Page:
by Abu Dharr (Guest Editorial, Crescent International Vol. 36, No. 1, Safar, 1428)
The Islamic Uprising in Iran a quarter of a century ago is too important and too special for Muslims to simply watch it wander from its original and true course. We remember all too clearly the impact this breakthrough had on Muslims everywhere. For the first time in modern history, Muslims had risen against a corrupt government and its imperialist and zionist sponsors, and were able to take control of their own country, and begin to show the rest of us how things should be done.
Of course, the road forward was not likely to be smooth. The sponsors of the Pahlavi regime could not be expected to sit and watch a people shape their own future on the basis of their Islamic faith and commitment. Throughout the last 25 years, America and Israel have been working to bring the Islamic government in Iran to its knees, with the support of their Western allies, Iran’s pro-Western neighbours and even supporters within Iran. Iran’s borders amount to some 8,000 kilometers; American troops are now based across six thousand kilometers of this border. This grim scenario has been gradually built over 25 years, and has passed almost unnoticed by most Muslims, and even most Iranians. There has never been any cessation of hostilities between the followers of the line of Imam Khomeini (r.a.), who refuse to compromise when it comes to the independence and sovereignty of the Islamic state, and the numerous other interests wanting to shape the state on their terms.
Part of our object in this new column is to look at some of the gaps that have developed since the passing of Imam Khomeini (r.a.), many of which are rooted in earlier events, and how these gaps have caused serious problems about which we can no longer remain silent. But before we walk into this sensitive area, one point needs to be made absolutely clear. This is that none of the points we make are intended to express any criticism of Imam Sayyid Ali Khamenei, the successor to Imam Khomeini (r.a.) as Rahbar of the Islamic State. Many of the points we make will be highlighting natural processes in the evolution of post-Revolutionary state and society. Others will indeed involve criticism of errors and failures in Iran, mainly on the part of those who have been responsible for aspects of Iranian government and policy at the executive level. It was inevitable that such errors and failures should emerge over a quarter of a century in an unprecedented and highly-pressured historical situation; unfortunately they have contributed greatly to what many now see as the Islamic experiment’s current stagnation.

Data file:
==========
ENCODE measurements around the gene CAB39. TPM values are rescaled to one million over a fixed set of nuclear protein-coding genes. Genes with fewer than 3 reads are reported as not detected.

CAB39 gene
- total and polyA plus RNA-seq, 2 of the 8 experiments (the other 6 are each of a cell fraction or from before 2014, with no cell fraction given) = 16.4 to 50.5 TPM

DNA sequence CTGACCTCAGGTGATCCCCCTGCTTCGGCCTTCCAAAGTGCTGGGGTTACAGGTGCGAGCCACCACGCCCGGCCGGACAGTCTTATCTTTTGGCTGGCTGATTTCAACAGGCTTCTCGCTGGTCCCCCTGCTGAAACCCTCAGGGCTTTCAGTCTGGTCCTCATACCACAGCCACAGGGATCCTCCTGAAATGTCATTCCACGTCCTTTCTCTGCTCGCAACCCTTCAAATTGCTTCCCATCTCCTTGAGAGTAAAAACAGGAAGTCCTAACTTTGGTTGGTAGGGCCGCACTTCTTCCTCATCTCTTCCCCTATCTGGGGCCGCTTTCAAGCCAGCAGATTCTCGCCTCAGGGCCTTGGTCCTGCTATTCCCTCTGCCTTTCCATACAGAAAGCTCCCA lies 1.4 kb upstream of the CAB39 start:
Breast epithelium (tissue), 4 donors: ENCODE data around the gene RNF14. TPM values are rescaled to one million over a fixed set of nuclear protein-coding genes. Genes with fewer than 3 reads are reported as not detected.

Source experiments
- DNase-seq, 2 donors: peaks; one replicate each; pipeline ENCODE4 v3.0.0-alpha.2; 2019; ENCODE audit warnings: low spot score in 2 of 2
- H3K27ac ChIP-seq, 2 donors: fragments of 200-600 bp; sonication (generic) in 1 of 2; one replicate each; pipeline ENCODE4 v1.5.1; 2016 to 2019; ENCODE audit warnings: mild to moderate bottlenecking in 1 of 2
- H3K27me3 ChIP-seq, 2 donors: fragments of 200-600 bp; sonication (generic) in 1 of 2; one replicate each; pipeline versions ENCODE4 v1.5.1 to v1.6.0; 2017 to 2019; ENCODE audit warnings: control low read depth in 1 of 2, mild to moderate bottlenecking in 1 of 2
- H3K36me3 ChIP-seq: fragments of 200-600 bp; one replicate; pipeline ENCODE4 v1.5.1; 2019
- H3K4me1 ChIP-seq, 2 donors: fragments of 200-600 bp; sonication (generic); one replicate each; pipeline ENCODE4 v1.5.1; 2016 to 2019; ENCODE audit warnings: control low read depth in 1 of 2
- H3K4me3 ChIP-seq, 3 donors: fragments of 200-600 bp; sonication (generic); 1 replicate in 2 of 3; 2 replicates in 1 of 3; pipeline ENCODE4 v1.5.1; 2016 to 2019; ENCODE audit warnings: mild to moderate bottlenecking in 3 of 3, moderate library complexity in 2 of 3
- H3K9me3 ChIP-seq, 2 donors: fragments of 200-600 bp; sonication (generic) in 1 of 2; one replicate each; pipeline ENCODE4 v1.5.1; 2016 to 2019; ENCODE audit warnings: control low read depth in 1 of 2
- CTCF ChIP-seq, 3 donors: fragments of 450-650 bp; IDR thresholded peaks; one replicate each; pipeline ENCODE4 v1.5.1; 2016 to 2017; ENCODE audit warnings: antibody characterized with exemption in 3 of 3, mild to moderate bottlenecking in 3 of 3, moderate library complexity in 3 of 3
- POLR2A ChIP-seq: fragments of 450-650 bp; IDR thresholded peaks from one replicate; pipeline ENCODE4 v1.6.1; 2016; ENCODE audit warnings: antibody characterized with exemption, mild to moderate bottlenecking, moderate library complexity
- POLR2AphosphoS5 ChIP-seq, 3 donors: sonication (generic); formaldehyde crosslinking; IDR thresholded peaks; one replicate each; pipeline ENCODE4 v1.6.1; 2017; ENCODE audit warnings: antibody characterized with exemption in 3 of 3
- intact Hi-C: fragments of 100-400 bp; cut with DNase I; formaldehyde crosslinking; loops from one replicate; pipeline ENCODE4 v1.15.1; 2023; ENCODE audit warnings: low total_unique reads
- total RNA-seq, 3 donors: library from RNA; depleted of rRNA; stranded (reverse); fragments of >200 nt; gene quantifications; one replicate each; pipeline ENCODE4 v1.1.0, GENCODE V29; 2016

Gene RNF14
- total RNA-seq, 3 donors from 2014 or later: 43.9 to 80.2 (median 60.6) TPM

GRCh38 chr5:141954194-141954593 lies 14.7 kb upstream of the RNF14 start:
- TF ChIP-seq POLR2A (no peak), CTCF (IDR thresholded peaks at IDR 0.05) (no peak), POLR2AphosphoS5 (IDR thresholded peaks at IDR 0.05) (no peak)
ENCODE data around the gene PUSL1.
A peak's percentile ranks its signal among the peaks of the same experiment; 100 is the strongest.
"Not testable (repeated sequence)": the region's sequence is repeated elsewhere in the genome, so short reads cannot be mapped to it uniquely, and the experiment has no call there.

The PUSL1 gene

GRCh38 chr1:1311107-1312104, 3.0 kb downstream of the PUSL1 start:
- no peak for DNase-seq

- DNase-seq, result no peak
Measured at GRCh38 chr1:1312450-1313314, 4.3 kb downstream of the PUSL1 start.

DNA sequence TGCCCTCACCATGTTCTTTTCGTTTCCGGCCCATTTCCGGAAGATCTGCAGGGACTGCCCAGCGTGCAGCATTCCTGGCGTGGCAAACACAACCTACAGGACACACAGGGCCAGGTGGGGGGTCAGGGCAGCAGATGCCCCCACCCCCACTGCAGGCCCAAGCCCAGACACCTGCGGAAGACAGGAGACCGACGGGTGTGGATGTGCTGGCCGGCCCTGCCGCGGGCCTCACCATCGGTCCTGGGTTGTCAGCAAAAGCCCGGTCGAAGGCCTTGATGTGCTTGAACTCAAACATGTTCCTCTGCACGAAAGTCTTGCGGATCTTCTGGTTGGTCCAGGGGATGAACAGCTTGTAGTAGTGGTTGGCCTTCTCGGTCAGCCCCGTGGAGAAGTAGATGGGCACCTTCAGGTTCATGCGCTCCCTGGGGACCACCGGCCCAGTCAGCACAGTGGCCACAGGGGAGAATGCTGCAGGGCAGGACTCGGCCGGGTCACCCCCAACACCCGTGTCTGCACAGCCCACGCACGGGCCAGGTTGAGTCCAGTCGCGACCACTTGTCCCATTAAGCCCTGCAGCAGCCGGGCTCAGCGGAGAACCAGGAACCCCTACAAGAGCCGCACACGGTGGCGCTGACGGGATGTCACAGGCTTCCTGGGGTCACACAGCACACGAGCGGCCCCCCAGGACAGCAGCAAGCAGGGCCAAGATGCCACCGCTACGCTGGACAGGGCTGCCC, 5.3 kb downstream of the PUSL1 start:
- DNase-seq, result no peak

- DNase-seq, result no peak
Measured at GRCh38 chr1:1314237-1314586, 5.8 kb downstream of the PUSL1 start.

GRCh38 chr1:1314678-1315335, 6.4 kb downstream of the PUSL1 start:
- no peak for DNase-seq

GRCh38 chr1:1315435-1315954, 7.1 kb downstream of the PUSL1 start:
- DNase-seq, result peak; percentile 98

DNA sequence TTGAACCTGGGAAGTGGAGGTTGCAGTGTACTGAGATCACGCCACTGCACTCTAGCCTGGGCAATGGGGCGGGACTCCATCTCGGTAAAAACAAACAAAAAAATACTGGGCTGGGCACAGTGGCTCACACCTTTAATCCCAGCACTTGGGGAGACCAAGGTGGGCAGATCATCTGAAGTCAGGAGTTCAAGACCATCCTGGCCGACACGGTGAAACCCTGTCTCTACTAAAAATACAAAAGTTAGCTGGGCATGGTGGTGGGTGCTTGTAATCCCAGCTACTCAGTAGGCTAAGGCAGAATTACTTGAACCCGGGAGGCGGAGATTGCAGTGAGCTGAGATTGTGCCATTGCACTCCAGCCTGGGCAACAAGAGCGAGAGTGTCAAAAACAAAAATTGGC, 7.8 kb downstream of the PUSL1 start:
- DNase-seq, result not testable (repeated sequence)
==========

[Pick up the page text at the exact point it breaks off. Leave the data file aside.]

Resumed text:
Sometimes frank statements of truth can be bitter pills to swallow; we hope no-one will consider this column to be too bitter a pill. We say what we say only to express our honest understanding of the issues. If we are correct, we appeal earnestly to Allah to accept our humble words to our humble readers. If not, we request Allah’s forgiveness and correction from anyone able to do so; without, we hope, descending into personal issues or hidden agendas. Ameen.
There is probably no government in the world that has done greater harm and damage to the Muslims of the world than the one that presents itself as the Guardians of Makkah and Madinah. Yet much that is commonplace about this regime among those familiar with the Saudi government is little known elsewhere because people hesitate to say it in public. These issues need to be aired for the consideration of the Ummah, particularly at a time when the Saudis are again playing a deeply damaging role in the Ummah, in their support of the US campaigns in Iraq, against Islamic Iran and in the Middle East as a whole.
Much of this role depends, of course, on the Saudis’ financial power. However, the financial affairs of the Saudi royals are largely controlled by non-Muslims, especially “Christians” from the Middle East, and more particularly the “Christians” of Lebanon. That would not be a problem if this clannish kingdom were to abandon its claim of being the protector of the Haramain al-Shareefain and the cornerstone of Islam in modern days. However, the fact that the wealth of the Ummah is handed over to the control of people who clearly have no interest is using it for the benefit of the Ummah – at a time when many in the Ummah are in desperate need – is clearly incompatible with such a claim.
Moreover, even where the Saudis have put some of their wealth into the Islamic movement, it has been only as a distraction that has limited the freedom of action of the Islamic movement. Anyone who has been active in the Islamic movement knows that the money that comes from the Saudis to Islamic groups and organizations is ultimately designed to keep them on a tight leash and effectively thwart the higher ambitions of the Islamic movement. The petrodollars (and riyals and pounds) coming out of the Saudi establishment have, to a large extent, tied the tongues and silenced the voices of revolutionary Islamic movements. The unspoken word is: Saudi Arabia is the graveyard of the du‘at.
Saudi financial support for the Ikhwan was a no-lose situation: if the uprising succeeded, it would have installed an “Islamic” regime that (the Saudis hoped) would be anti-Iran and would support the Saudis; and if it failed, as it did, thanks to the Ba’athist regime’s brutal response (up to 20,000 people in Hama were massacred), Muslim public opinion around the world would criticise the Islamic State of Iran for its links with Syria